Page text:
Miracles of Our Own Making: A History of Paganism is a sweeping book with the goal of introducing the reader to the history of paganism in Britain. Williams focuses her broad sweep of research in one place, and helps us understand the implications of different movements within paganism. History teaches us where we come from, and this book certainly attempts to do so.
I picked this book up because I was looking for a more contemporary piece on the history of witchcraft that I could potentially read with my Witchcraft Immersion students. I had thought about assigning Margot Adler’s classic Drawing Down the Moon, but it hasn’t been updated since 2006 an a lot of scholarship about paganism has come out since then.
Ultimately I decided Miracles of Our Own Making wasn’t the right text to teach from because of how focused this text is on Britain. As a book chronicling a history of paganism, however, I think that Miracles of Our Own Making is an important text, especially at this point in the literary scene.
Williams herself holds a PhD in the History and Philosophy of Science from the University of Cambridge. She lives in Glastonbury and co-owns a witchcraft shop. So she brings that unique blend of academic and practical experience. So often academic writing about contemporary witchcraft movements can feel stilted, or completely separated from the communities. Williams is able to approach the subject with a tongue-in-cheek understanding that people outside of the pagan community tend to lack, which is refreshing.
It is precisely the focus on British history specifically that makes this such an important new addition to our Witch History bookshelves.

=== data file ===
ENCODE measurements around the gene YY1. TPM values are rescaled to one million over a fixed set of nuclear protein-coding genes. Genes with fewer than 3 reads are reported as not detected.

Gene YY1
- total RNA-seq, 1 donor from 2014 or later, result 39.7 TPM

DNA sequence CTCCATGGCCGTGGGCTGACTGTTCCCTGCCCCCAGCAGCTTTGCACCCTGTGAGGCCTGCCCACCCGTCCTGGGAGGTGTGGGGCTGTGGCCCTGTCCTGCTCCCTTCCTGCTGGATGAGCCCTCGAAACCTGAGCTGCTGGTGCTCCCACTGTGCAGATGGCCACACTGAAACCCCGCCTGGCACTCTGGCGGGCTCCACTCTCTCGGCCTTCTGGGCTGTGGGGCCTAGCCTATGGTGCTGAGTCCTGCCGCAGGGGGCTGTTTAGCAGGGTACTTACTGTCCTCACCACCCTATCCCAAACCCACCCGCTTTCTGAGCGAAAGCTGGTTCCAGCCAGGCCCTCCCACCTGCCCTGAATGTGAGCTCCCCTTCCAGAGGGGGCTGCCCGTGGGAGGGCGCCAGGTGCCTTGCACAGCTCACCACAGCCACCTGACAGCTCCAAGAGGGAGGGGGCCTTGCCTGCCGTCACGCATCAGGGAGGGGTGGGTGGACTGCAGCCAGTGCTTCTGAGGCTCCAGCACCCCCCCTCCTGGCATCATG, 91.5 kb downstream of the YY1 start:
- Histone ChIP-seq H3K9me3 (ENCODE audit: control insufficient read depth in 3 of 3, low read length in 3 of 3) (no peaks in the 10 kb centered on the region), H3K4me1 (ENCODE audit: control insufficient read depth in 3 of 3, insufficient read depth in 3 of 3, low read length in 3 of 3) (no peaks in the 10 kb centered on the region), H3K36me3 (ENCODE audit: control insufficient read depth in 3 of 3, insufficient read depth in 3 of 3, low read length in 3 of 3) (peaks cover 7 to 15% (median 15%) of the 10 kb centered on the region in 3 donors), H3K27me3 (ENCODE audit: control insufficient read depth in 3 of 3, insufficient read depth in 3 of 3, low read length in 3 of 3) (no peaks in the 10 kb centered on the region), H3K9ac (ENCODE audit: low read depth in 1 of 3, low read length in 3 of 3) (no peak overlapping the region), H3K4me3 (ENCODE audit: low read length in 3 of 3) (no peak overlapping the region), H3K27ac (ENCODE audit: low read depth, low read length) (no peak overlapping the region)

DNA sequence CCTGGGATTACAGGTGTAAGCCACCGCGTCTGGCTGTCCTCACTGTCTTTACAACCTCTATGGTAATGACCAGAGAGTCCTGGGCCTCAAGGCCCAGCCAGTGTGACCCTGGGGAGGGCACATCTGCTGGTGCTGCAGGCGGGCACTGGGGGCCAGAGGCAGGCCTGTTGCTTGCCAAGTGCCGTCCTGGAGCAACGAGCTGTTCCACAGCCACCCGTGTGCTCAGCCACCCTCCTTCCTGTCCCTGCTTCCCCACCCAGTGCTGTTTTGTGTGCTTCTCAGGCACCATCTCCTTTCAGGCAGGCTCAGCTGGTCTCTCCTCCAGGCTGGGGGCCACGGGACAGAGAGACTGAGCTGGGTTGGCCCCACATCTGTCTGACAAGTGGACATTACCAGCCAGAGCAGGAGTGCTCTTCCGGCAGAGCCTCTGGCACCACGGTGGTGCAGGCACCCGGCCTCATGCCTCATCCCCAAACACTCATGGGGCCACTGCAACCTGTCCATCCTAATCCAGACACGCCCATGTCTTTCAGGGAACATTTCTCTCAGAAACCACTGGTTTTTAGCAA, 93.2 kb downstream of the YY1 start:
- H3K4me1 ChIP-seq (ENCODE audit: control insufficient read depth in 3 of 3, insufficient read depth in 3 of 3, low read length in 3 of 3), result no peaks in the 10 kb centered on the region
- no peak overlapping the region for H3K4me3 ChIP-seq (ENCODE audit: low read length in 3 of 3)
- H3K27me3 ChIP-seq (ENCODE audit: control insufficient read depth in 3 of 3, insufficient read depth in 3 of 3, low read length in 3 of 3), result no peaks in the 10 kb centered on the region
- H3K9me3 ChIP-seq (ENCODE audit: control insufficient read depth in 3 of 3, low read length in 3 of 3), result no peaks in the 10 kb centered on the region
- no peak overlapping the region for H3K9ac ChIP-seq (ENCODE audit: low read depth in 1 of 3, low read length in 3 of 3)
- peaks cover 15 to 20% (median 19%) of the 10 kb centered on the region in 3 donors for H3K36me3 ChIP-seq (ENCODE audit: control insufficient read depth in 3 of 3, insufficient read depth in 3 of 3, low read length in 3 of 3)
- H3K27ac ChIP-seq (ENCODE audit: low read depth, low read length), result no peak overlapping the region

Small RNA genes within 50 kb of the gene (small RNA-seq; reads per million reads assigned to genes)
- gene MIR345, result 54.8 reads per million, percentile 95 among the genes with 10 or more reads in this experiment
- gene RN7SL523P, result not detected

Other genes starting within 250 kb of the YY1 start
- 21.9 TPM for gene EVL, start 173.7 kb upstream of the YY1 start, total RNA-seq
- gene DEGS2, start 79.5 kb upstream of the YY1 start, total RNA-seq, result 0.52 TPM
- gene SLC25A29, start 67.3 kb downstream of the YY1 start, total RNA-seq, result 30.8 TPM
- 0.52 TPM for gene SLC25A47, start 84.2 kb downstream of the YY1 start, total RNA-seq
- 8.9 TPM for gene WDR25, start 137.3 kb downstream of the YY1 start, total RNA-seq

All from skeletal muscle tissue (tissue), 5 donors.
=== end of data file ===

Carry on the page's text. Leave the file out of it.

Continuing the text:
It’s incredibly difficult to do a real analysis of historic movements without specializing in a location. And as much as Americans have specific trends within neopaganism, a lot of the 20th Century witchcraft movement in America was inspired by the development of Wicca in Britain, as well as Traditional Witchcraft and the Clan of Tubal Cain. There’s a strange affinity between the two places, and I think a lot of it has to do with language. Needless to say, understanding a British history of witchcraft does provide a context for American witchcraft.
So in terms of providing a history, Miracles of Our Own Making absolutely does that. Starting from the very foggy ancient British history, moving through the sweeps of Saxons and Vikings, the Middle Ages and Renaissance, into the secret societies and ceremonial magic developments of the 18th and 19th centuries. She even covers the 20th century to present. It’s clear that Williams has done extensive historic study, but she can translate some of her more obscure sources to a general public.
The one thing that this book really left me with was a whole lot of questions about specifics. In particular, I found myself totally engrossed in the history of secret societies and the lodges. Williams touches on spiritualism, as well as the Theosophical Society, but she spends more time focusing on the Hellfire Club and the Freemasons. This is perhaps a justified choice, as she is focusing more on paganism and witchcraft than New Age thought, and those secret societies were where more literary figures hung out and talked about Druids and Bards. (As an American reviewer, I don’t live in a place with a strong Druidic presence at all so this was interesting.)
Anyway, Miracles of Our Own Making in particular piqued my interest in 18th Century Magic, as well as the literary figures that permeate these movements. I will likely be doing some of my own research, particularly to see the crossovers between these movements and Romanticism and Gothic revival. Somehow, in spite of himself, it keeps coming back to Byron.
Williams does devote some time in her final chapter to Vodou and other magical traditions that non-white people in Britain practice. There is also an appendix dedicated to some issues within paganism. In this brief appendix, she covers cultural appropriation, cult behavior, and what not to do as a seeker. I personally would be really interested to read a history of witchcraft in Britain from the perspective of non-white immigrants, because I’m sure there’s plenty of history there as well.
In short, I do recommend this book, but it’s probably more interesting if you’ve been a pagan or witch for some years and would like a history. It’s also much more interesting to me because I am a bit of a history nerd, so your mileage may vary. This book did drag in places, but I think that was mostly because there is so very much to cover.